Gambia Gambit

Gambian students in the Bachelor of Community Building and Design program engage in a design-build studio. The program is taught in part by Dalhousie faculty and graduates.
Gambian students in the Bachelor of Community Building and Design program engage in a design-build studio. The program is taught in part by Dalhousie faculty and graduates.

Text Grant Wanzel

Many Canadian architecture schools offer students the opportunity to study overseas—but Dalhousie University is unique in having helped establish an overseas program in West Africa, for West Africans. Inaugurated in 2007, the three-year Bachelor of Community Building and Design (BCBD) is offered jointly by the Gambia Technical Training Institute (GTTI) and the University of The Gambia. The program was founded through a multi-year grant from the Canadian government and in-kind contributions from Dalhousie faculty and the GTTI.

The BCBD is not just any architecture school: it’s a school of urgent necessity. Here, design challenges don’t have to be invented. The Gambia serves as the subject of research and the site of action. At just twice the size of Prince Edward Island, the nation is Africa’s smallest independent state and one of its poorest and most densely populated countries. The Gambia River splits the country from end to end, structures daily life, and is a major life source. However, the river—along with rice fields, swamps and coastal areas—is also a major vector for insect-borne diseases such as malaria. The Atlantic is another immediate threat, as 78% of The Gambia is less than 20 metres above sea level. A one-metre rise will impact the majority of The Gambia’s mangrove forest, a third of its swampy areas, a fifth of its rice fields, and eliminate most coastal communities including the capital, Banjul. The Gambia also suffers from encroaching desertification and deforestation, the latter at a rate of 6% per year.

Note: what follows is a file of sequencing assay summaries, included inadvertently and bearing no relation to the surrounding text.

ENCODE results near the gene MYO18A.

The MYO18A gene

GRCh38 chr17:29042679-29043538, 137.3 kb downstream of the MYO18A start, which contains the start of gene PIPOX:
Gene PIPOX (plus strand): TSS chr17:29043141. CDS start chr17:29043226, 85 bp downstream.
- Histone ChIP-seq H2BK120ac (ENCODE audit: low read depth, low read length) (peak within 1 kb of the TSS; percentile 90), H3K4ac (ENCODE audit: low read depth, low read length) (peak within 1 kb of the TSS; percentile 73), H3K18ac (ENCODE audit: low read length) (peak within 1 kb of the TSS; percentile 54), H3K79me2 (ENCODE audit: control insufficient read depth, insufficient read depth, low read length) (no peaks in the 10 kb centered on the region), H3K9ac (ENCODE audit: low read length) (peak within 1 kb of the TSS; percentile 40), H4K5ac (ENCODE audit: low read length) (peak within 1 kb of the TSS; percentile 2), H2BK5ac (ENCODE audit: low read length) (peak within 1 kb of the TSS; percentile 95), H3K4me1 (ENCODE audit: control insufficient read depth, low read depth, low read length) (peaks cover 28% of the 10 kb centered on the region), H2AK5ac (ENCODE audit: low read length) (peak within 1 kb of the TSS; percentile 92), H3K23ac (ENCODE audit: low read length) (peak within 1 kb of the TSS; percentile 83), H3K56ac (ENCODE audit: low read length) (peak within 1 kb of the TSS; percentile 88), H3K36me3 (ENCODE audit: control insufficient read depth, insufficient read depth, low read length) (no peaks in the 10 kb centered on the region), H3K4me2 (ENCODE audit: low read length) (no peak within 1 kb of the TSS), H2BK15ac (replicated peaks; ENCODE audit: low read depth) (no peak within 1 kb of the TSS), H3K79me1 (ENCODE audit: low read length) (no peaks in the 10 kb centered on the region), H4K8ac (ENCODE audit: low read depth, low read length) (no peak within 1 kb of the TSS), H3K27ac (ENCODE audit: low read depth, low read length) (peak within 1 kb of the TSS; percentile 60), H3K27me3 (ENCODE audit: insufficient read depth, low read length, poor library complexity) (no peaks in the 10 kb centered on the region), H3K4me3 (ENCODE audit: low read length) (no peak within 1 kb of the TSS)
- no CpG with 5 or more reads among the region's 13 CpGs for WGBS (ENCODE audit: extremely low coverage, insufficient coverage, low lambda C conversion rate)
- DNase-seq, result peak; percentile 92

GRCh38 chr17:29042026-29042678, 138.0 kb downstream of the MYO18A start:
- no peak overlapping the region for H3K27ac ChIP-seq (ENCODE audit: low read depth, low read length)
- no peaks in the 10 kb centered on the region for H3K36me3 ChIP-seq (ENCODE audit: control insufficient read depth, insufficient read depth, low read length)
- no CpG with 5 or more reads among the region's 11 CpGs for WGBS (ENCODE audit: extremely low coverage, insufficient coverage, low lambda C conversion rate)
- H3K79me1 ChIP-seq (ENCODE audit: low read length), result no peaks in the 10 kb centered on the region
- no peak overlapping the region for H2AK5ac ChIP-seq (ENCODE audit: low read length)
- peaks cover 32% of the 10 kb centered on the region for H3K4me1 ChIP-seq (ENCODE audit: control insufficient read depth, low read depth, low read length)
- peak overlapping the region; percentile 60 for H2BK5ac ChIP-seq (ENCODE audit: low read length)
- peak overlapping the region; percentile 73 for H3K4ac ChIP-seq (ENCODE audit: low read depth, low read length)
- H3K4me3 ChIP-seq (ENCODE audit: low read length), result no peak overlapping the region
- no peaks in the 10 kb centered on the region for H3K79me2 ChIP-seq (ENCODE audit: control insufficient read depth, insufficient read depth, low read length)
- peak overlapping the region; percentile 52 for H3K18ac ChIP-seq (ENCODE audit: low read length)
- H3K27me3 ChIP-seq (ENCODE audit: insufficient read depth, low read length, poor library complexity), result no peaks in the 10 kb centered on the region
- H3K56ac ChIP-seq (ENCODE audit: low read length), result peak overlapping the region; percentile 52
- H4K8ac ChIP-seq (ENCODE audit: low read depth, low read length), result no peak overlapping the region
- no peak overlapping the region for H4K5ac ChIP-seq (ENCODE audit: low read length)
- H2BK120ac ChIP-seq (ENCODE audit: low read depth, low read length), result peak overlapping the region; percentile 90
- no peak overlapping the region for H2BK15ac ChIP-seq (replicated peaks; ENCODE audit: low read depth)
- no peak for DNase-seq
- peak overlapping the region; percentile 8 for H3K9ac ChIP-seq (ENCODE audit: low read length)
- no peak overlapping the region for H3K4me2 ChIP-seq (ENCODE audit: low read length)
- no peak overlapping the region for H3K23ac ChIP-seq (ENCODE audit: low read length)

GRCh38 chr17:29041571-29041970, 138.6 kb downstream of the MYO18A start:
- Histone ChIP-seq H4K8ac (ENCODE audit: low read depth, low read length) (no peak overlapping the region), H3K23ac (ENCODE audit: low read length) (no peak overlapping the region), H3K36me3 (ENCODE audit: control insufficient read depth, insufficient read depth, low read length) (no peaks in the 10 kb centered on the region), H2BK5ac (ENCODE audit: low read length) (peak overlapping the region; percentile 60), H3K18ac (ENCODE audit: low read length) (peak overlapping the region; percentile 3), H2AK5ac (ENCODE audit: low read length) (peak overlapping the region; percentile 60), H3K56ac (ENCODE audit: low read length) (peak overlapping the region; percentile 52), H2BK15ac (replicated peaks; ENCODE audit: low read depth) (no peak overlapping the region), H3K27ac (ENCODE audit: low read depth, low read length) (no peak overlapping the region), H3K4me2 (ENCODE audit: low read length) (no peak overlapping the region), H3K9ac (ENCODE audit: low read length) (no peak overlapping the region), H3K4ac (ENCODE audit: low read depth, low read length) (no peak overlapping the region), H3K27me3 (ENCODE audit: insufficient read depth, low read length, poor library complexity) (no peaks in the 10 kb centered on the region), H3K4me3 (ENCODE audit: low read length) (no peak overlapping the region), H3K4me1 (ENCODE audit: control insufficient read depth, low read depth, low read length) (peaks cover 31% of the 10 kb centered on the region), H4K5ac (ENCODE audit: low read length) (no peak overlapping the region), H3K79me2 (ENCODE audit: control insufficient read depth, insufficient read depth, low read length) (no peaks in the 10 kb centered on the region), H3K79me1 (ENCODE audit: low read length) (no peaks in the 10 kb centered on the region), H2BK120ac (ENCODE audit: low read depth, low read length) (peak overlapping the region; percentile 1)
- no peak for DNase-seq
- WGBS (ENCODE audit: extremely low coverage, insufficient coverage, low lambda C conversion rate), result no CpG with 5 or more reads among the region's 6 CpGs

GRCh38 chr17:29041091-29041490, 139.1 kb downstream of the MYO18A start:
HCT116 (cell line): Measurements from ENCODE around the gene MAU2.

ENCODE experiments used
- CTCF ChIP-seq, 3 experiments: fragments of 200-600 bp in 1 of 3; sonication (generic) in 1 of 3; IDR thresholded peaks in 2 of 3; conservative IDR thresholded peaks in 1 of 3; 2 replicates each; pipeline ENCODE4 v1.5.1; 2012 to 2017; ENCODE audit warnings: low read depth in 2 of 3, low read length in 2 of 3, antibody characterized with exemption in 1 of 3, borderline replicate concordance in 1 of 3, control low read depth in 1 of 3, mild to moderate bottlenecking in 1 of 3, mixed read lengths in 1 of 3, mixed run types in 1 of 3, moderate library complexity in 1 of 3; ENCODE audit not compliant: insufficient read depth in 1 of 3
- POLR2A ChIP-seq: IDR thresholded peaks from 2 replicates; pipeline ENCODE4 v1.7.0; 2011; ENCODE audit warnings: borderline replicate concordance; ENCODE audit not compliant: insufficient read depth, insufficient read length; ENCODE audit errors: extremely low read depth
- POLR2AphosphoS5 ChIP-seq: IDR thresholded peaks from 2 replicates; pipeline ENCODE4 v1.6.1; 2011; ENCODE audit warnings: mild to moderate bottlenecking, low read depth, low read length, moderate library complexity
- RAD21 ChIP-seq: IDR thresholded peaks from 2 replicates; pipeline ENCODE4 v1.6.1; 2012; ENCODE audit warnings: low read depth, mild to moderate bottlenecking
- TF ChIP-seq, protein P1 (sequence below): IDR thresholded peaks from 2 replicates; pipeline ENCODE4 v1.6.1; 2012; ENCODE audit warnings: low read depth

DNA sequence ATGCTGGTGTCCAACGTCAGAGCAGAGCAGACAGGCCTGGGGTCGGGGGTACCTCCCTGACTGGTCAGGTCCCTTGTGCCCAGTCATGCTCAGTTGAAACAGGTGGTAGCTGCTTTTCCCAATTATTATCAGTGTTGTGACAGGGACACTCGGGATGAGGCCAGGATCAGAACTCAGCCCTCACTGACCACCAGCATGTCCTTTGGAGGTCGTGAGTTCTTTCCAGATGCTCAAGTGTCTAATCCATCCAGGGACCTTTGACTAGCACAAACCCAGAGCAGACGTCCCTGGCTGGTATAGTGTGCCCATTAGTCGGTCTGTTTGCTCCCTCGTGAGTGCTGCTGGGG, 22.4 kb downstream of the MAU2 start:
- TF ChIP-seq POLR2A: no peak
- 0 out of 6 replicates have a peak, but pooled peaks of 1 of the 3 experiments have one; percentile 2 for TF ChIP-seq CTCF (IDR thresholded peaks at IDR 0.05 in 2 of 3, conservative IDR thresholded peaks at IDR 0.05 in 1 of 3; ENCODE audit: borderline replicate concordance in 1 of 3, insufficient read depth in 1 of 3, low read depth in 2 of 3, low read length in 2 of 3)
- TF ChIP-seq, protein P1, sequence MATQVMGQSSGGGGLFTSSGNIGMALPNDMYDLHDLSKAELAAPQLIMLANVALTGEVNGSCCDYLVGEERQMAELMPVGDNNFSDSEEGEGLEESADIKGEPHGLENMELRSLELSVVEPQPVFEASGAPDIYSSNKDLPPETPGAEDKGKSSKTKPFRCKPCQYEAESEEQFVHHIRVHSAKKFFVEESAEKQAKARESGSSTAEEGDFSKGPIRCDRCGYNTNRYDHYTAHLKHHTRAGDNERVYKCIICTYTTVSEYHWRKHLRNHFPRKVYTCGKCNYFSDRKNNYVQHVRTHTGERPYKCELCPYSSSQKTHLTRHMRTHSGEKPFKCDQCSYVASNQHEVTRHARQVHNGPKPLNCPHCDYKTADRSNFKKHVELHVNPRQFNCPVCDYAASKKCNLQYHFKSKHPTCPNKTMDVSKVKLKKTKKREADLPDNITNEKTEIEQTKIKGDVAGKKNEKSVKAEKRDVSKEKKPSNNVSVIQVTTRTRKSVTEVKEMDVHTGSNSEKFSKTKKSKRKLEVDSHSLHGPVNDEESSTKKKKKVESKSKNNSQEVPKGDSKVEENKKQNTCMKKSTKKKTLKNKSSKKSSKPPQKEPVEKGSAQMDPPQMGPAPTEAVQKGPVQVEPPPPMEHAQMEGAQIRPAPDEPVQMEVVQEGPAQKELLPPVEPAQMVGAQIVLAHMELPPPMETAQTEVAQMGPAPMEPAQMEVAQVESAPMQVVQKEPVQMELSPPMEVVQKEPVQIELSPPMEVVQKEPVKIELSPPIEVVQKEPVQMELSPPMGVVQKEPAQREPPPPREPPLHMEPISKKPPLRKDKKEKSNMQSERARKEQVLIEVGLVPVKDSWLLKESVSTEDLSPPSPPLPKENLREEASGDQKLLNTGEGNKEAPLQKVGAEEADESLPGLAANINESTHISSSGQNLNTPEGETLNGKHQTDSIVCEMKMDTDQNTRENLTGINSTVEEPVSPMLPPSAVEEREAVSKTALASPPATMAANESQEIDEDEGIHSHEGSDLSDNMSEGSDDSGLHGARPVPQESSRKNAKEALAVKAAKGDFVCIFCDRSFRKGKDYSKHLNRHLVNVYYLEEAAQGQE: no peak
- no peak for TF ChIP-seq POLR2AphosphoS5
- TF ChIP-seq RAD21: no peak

Within this challenging context, graduates are expected to be imaginative and resourceful bearers of practical, sustainable and culturally appropriate knowledge and skills. Those values are reflected in the BCBD itself: a co-op program, its building a repurposed vocational school, its “virtual library” composed of loan agreements with friendly institutions. Inspired by the design-build studios at Dalhousie, three-quarters of the curriculum is delivered through hands-on studios, workshops and on-site investigations throughout the Greater Banjul Area.

The program’s core faculty—Director Bertha Johnson along with colleagues Rohey Jobe and Isidore Jatta—were recruited in The Gambia and completed their qualifications at Dalhousie’s Faculty of Architecture and Planning. Before leaving Nova Scotia, all three worked with Dalhousie professors to design the BCBD program. They spent the next year in The Gambia recruiting students, renovating an existing building, and preparing courses. The program graduated its first class in 2010, and has since seen four more classes and a total of 75 graduates.

A few of the program’s participants enter straight from secondary school, but most are mature students on scholarship from a diversity of employers including local governments, federal ministries, and the private sector. This fits with the objective of the program: to build capacity for the planning, design and construction sectors across the Gambian economy, so that the country improves in its efforts to build environmentally sustainable, healthy and culturally responsible communities and buildings.

Dalhousie continues an active involvement with the BCBD. Dean Christine Macy serves as an external examiner to the program, and visits each year to review student work and strategize with the Director and her staff. Recently, Canada’s International Youth Intern Program enabled nine graduates to spend five-month-long teaching and research stints with the BCBD. The BCBD’s successful establishment and its significant impact testify to the commitment of its faculty and the ambition of its students. Dalhousie is privileged to have helped found the program, and to play an ongoing role as witness to its remarkable development.

Grant Wanzel, MRAIC, is a Professor Emeritus at Dalhousie University’s Faculty of Architecture and Planning.